John F. Kennedy, a supporter of Freedom House, relied on advice from Muriel
and Otto Snowden after the 1951 bombing that killed the Florida state coordinator
for the NAACP, Henry Moore. Kennedy's request for help drafting a speech
before the Boston branch of the NAACP led to these memos urging support
for a resolution for federal action against violence.
House brought the news of the civil rights struggle in the south to Boston
residents in the form of lectures and receptions for visiting leaders. Martin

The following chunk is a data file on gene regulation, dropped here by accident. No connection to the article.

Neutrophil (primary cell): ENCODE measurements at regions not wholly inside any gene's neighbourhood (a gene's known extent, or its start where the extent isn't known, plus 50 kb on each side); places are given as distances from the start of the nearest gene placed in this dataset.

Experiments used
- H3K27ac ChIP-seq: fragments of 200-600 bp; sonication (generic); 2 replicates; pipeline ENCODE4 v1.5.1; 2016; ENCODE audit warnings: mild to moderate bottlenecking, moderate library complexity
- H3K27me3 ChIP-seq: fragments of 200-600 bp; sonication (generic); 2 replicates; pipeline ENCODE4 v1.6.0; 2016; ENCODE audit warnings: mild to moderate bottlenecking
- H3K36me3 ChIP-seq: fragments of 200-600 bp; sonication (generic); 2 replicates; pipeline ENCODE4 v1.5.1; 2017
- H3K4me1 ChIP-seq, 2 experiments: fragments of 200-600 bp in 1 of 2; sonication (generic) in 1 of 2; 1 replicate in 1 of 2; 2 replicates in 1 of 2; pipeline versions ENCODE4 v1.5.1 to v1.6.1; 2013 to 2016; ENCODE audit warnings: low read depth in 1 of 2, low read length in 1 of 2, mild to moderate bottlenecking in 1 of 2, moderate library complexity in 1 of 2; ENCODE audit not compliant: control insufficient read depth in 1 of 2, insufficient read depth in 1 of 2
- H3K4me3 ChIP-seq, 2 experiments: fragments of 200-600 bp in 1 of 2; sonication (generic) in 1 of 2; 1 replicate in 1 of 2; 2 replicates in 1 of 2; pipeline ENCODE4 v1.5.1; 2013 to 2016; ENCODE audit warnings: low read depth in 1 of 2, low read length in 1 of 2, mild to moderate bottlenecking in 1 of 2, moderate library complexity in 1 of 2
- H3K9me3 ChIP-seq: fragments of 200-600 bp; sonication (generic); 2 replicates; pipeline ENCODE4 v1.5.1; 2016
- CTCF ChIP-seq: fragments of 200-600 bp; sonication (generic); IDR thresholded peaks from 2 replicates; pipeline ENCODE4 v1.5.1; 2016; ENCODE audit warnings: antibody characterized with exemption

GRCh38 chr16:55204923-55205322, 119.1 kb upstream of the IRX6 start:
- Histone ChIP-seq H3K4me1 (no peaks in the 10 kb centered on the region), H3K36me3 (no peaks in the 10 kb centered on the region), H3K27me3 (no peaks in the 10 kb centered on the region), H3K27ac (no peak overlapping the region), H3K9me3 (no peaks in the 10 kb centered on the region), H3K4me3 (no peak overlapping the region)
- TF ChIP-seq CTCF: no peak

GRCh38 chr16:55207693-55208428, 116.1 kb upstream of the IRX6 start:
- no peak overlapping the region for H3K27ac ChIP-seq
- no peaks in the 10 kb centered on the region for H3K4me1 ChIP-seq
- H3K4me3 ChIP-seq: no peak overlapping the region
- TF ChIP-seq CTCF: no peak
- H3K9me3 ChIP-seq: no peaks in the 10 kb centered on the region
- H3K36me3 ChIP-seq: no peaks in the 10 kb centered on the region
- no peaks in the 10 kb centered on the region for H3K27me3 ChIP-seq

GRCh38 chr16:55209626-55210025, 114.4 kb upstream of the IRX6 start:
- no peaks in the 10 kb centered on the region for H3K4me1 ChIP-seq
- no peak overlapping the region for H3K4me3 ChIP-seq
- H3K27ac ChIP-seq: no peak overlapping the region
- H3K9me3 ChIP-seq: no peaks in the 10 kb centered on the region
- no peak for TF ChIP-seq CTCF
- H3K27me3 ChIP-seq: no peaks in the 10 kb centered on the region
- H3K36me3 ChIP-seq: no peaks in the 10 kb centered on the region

Luther King, Bayard Rustin, Sammy Davis Jr. representing the Student Nonviolent
Coordinating Committee (SNCC), and the groups Wednesdays in Mississippi,
and Reverse Freedom Riders all contributed to Freedom House's outreach efforts.
Involvement with national issues provided expertise that was often used
in community organizing at a local level.
House welcomed Dr. Martin Luther King at a reception in 1958, where he was
presented with a check from Boston friends and well-wishers for his civil
rights work in the South. He is shown here with Rev. Walter C. Davis, Charles
Street AME Zion Church, and Herb Tucker, Freedom House Board of Directors.
King returned to Boston in 1965 to lead over 15,000 people in a march to
protest de facto segregation.